A psychopath, a narcissist, and a Machiavellian walk into a bar
- Narcissism, psychopathy, and Machiavellianism are referred to as the dark triad of personality traits.
- A study examined how dark triad personality traits correlated with comic styles.
- Narcissists prefer lighter comic styles, while psychopaths and Machiavellians embrace dark comedy.
A narcissist, a psychopath, and a Machiavellian feature in a comedy show lineup. The narcissist thinks they got the best applause, the psychopath doesn’t care, and the Machiavellian actually gets the best applause, though at the expense of the other two.
Narcissism, psychopathy, and Machiavellianism are referred to as the dark triad of personality traits. Narcissists have an overblown sense of self, whereas psychopaths find it hard to empathize with others. Machiavellians, on the other hand, are cunning like politicians.
Niccolò Machiavelli (the Italian diplomat and writer whose name inspired the term) also wrote comedies. Manipulative characters with self-serving personalities were central to their plots. Historian Christopher Celenza described his style as “ironic, wry, a little melancholy, punctuated by an earthy vulgarity.” Indeed, new research suggests that this description fits the humor of people with dark triad traits.
Research published online in the journal Personality and Individual Differences outlines how dark people use comic styles. The researchers checked how comic styles relate to dark personalities based on an online self-reported questionnaire that received 715 submissions.
To investigate this, the researchers used a model of comic styles from an earlier study. The model classifies comic styles into eight categories. Of these, four styles are lighter and related to positive emotions and interpersonal relations: fun, humor, wit, and nonsense — all styles that mark a jovial mood and good companionship. Darker styles, on the contrary, are employed in mockery: irony, satire, sarcasm, and cynicism.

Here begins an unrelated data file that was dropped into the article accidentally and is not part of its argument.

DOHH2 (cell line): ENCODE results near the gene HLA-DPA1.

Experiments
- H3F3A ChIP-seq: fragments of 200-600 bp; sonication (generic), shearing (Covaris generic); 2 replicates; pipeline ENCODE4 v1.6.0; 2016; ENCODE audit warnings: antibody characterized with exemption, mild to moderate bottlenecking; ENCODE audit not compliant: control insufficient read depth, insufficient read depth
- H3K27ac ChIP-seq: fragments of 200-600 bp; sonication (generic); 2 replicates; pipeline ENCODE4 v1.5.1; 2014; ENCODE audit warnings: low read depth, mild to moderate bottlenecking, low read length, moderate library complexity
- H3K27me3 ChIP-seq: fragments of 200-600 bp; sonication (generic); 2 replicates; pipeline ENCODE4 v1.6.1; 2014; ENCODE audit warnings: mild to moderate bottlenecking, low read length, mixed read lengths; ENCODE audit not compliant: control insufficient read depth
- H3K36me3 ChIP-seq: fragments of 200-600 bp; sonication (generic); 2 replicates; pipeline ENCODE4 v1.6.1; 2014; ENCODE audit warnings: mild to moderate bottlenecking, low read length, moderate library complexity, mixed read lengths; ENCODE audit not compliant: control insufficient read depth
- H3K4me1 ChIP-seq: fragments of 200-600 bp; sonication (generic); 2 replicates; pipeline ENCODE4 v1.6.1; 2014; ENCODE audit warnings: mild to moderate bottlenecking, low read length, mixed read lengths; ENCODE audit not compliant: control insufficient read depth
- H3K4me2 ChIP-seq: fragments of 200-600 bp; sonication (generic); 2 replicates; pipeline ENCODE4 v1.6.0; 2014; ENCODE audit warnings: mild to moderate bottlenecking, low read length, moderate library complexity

Relationship between dark traits and comic styles
One would expect dark personalities to gravitate toward darker comic styles. While that is true for Machiavellians and psychopaths, narcissists shy away from darker styles, with the sole exception of satire. This could be because they generally want to be liked by those around them.
Psychopaths are bullish on all dark comic styles, which is in line with their tendency toward antisocial behavior. Machiavellians, in line with their manipulativeness and subtlety, engage in socially acceptable humor. This is why they use irony, a comic style that allows them to make fun of others without being too blunt. (A similar behavioral pattern is seen among salespeople: Machiavellians are not as overt in their misdemeanors compared to psychopaths and narcissists.)
On the lighter side, narcissists embrace fun, humor, and wit, but have little patience for nonsense. The authors suggested that this could be because “narcissists may use positive humor as a way to positively improve their own reputations.” For instance, they often rely heavily on wit, perhaps because clever puns or comebacks require intelligence — providing narcissists an opportunity to impress others.
Machiavellianism is also positively related to wit, but the motivation in this case might be different. More than needing to impress others, it could be a natural result of the generally higher cognitive capacity of such individuals. But overall, Machiavellians and psychopaths have little to no affinity for lighter comic styles.
The fact that both dark traits and comic styles were self-reported is a limitation, especially because dark individuals could be more likely to lie. For example, the high correlation between narcissism and wit might be because most narcissists imagine themselves to be wittier than they actually are. Furthermore, there is no way to tell from this research if personality traits shape comic styles or if exposure to comic styles shapes personality.
Dark Triad Comedy Night at the local pub might be a fun experiment.